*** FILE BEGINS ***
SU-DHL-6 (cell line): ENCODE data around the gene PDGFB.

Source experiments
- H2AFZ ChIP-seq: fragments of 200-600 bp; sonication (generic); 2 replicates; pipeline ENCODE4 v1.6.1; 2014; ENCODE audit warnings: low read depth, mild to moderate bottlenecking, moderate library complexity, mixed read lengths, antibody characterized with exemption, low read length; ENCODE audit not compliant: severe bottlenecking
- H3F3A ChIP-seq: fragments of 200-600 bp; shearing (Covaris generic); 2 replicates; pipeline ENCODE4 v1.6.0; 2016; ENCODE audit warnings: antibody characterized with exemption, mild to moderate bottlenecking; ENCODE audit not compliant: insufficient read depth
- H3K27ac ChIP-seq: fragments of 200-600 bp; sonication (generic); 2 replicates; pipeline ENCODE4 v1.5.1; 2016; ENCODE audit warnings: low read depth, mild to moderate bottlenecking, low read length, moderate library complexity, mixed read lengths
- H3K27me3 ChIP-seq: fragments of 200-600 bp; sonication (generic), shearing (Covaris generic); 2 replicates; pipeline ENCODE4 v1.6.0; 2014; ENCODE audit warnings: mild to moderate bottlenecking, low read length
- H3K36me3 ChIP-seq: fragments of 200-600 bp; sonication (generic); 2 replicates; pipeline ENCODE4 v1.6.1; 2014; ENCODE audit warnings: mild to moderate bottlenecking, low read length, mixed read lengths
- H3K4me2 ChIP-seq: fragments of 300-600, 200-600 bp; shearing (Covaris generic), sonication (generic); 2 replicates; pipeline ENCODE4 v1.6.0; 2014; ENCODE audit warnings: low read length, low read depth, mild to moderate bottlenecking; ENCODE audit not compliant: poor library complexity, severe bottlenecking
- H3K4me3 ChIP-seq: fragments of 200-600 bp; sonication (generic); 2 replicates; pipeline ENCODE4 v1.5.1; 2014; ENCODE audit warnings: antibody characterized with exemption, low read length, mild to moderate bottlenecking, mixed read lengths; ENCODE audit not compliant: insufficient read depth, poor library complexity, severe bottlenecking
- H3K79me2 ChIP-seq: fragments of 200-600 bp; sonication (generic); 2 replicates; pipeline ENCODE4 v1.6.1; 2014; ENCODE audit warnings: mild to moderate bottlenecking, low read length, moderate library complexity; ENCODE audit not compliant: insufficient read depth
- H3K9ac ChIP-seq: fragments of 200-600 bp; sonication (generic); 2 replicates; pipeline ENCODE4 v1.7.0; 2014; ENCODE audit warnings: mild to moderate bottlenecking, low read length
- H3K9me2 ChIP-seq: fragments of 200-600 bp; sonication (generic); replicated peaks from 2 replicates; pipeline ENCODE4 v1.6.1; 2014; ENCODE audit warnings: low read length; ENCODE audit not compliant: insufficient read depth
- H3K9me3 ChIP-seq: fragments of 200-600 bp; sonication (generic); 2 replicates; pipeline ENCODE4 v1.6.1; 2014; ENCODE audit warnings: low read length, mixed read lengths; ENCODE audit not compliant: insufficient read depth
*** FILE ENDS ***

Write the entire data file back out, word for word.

SU-DHL-6 (cell line): ENCODE data around the gene PDGFB.

Source experiments
- H2AFZ ChIP-seq: fragments of 200-600 bp; sonication (generic); 2 replicates; pipeline ENCODE4 v1.6.1; 2014; ENCODE audit warnings: low read depth, mild to moderate bottlenecking, moderate library complexity, mixed read lengths, antibody characterized with exemption, low read length; ENCODE audit not compliant: severe bottlenecking
- H3F3A ChIP-seq: fragments of 200-600 bp; shearing (Covaris generic); 2 replicates; pipeline ENCODE4 v1.6.0; 2016; ENCODE audit warnings: antibody characterized with exemption, mild to moderate bottlenecking; ENCODE audit not compliant: insufficient read depth
- H3K27ac ChIP-seq: fragments of 200-600 bp; sonication (generic); 2 replicates; pipeline ENCODE4 v1.5.1; 2016; ENCODE audit warnings: low read depth, mild to moderate bottlenecking, low read length, moderate library complexity, mixed read lengths
- H3K27me3 ChIP-seq: fragments of 200-600 bp; sonication (generic), shearing (Covaris generic); 2 replicates; pipeline ENCODE4 v1.6.0; 2014; ENCODE audit warnings: mild to moderate bottlenecking, low read length
- H3K36me3 ChIP-seq: fragments of 200-600 bp; sonication (generic); 2 replicates; pipeline ENCODE4 v1.6.1; 2014; ENCODE audit warnings: mild to moderate bottlenecking, low read length, mixed read lengths
- H3K4me2 ChIP-seq: fragments of 300-600, 200-600 bp; shearing (Covaris generic), sonication (generic); 2 replicates; pipeline ENCODE4 v1.6.0; 2014; ENCODE audit warnings: low read length, low read depth, mild to moderate bottlenecking; ENCODE audit not compliant: poor library complexity, severe bottlenecking
- H3K4me3 ChIP-seq: fragments of 200-600 bp; sonication (generic); 2 replicates; pipeline ENCODE4 v1.5.1; 2014; ENCODE audit warnings: antibody characterized with exemption, low read length, mild to moderate bottlenecking, mixed read lengths; ENCODE audit not compliant: insufficient read depth, poor library complexity, severe bottlenecking
- H3K79me2 ChIP-seq: fragments of 200-600 bp; sonication (generic); 2 replicates; pipeline ENCODE4 v1.6.1; 2014; ENCODE audit warnings: mild to moderate bottlenecking, low read length, moderate library complexity; ENCODE audit not compliant: insufficient read depth
- H3K9ac ChIP-seq: fragments of 200-600 bp; sonication (generic); 2 replicates; pipeline ENCODE4 v1.7.0; 2014; ENCODE audit warnings: mild to moderate bottlenecking, low read length
- H3K9me2 ChIP-seq: fragments of 200-600 bp; sonication (generic); replicated peaks from 2 replicates; pipeline ENCODE4 v1.6.1; 2014; ENCODE audit warnings: low read length; ENCODE audit not compliant: insufficient read depth
- H3K9me3 ChIP-seq: fragments of 200-600 bp; sonication (generic); 2 replicates; pipeline ENCODE4 v1.6.1; 2014; ENCODE audit warnings: low read length, mixed read lengths; ENCODE audit not compliant: insufficient read depth